Use of Iron March 14th to April 6th 2013

 Adam Buick

My work explores the human experience of landscape through a single jar form. By incorporating stone and locally dug clay into the Jars I wanted to create a narrative that conveys a unique sense of place. The unpredictable nature of each jar comes from the inclusions, both in offcentering the throwing and the dramatic metamorphosis during firing.’

James Hake

James makes wheel-thrown stoneware ceramics decorated with oriental glazes. Glazes are applied quickly by dipping, pouring, or brushing in different combinations. During the firings, the glazes run and fuse together to produce fluid, dynamic surfaces that complement the thrown forms. James is currently developing a new range of glazes using local materials.

Claudia Lis

Iron oxide in a variety of forms and particle sizes is central to Claudia’s work. The soft green shades of her celadon glazes are derived from additions of finely ground iron oxide to the base glaze; the same material, in the form of rust flakes implanted into the dusty glaze layer, migrates through the molten glaze during firing, thereby creating intricate markings.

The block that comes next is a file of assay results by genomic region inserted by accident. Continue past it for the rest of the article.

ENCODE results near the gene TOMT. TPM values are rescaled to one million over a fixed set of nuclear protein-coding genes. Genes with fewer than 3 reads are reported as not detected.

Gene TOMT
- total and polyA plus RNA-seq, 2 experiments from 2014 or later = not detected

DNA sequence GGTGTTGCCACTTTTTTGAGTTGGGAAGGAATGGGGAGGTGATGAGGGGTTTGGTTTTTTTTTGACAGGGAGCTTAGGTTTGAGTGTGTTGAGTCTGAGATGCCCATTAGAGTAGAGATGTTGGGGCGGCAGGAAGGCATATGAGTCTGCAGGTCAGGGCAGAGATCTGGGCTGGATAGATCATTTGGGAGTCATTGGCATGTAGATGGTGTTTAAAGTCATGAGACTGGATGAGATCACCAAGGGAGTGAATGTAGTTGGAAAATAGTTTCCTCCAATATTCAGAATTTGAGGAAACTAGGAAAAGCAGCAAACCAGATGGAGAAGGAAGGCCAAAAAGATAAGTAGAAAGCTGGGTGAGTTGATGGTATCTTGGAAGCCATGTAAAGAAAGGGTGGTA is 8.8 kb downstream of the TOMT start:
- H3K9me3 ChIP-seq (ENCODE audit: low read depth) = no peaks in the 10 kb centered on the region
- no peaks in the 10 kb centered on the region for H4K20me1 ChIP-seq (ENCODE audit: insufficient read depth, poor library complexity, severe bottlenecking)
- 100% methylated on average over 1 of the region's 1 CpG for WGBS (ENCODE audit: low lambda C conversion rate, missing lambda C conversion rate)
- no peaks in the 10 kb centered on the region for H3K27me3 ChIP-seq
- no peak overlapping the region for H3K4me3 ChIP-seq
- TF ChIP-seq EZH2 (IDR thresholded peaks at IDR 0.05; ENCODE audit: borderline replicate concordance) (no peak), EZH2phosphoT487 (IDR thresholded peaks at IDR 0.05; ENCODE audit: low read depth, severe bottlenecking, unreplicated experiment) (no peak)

Suleyman Saba

After formal studies at the Camberwell College of Arts, London, Suleyman Saba pursued an apprenticeship with Kevin Millward at the Gladstone Museum in Stoke-on-Trent. A London-based workshop was established in 1997. A range of stoneware bowls, vases, and tableware is produced and decorated with celadon and iron-saturated glazes and fired to 1280°C.

 John Ward

‘My aim is to make pots which have simple forms with integral decoration and aspects which can interact with the environment in interesting ways; to try to express a balance between these dynamic qualities and a sense of stillness or containment. Colours are echoes from the landscape. All pots are hand-built by adding flattened coils to a pinched base.’


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